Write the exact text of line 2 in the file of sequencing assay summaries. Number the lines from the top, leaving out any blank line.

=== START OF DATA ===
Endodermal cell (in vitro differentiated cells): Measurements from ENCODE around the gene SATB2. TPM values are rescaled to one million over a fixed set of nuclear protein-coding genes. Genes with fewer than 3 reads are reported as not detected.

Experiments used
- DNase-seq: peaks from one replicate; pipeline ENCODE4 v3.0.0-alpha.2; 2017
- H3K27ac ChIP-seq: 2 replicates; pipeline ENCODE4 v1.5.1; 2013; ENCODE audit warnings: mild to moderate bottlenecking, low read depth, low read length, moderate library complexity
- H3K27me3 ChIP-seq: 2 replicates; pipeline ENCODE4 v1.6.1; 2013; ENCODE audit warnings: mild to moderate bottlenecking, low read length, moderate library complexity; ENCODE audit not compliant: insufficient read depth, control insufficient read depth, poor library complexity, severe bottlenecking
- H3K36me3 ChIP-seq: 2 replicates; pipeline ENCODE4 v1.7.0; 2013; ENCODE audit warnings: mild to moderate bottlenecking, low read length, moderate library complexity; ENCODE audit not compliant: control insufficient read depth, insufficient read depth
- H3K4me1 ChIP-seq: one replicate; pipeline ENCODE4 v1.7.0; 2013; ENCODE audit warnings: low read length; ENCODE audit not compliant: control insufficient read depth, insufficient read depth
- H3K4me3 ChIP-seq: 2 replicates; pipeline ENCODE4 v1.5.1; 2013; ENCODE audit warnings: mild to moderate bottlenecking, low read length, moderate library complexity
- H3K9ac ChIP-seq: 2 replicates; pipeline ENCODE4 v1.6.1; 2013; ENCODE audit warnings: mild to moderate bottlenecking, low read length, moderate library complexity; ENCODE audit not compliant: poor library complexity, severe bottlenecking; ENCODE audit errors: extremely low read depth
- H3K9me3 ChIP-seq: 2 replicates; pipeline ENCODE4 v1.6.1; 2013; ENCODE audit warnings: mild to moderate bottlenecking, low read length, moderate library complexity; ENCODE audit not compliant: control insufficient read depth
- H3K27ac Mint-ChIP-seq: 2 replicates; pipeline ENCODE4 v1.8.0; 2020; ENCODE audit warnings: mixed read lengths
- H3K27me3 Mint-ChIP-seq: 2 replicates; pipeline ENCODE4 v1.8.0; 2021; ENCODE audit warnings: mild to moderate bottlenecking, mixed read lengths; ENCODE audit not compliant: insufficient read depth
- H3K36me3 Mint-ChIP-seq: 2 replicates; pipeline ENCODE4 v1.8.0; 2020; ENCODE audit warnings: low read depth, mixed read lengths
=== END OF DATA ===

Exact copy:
Experiments used